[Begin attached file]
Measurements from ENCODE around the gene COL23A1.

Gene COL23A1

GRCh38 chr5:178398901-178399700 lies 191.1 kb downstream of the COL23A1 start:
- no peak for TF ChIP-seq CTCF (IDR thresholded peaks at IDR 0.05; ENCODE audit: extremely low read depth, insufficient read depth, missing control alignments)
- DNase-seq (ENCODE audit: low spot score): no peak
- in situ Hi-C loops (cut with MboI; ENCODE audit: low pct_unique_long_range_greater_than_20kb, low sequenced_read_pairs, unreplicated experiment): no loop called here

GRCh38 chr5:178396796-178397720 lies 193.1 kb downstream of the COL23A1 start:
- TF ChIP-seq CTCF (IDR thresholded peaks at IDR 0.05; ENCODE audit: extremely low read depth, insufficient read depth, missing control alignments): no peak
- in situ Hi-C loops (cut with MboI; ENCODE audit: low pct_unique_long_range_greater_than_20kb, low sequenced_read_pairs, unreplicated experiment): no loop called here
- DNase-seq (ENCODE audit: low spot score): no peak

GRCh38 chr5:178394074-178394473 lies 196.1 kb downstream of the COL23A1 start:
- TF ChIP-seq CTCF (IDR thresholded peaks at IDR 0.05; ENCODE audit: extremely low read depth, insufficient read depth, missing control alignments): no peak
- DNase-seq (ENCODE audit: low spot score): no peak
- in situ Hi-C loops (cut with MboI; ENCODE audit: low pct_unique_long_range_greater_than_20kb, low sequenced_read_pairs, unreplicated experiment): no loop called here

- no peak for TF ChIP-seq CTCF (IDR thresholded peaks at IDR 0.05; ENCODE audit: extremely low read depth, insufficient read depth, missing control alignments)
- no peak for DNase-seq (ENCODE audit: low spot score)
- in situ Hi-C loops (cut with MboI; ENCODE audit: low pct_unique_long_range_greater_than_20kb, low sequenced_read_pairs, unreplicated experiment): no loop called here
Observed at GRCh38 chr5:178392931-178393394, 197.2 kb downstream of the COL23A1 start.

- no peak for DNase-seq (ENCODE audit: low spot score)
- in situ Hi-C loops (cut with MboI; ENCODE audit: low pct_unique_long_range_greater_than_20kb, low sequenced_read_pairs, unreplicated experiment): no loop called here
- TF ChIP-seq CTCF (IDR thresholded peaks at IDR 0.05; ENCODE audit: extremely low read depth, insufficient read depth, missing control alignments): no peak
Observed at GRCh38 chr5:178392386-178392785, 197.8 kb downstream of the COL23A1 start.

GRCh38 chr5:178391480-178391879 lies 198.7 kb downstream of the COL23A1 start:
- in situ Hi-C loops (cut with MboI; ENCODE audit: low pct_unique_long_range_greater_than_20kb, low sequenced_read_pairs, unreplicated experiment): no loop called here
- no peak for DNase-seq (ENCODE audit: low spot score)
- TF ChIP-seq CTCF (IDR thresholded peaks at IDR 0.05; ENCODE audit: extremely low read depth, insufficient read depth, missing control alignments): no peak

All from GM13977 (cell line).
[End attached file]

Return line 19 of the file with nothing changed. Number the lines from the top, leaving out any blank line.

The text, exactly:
- no peak for DNase-seq (ENCODE audit: low spot score)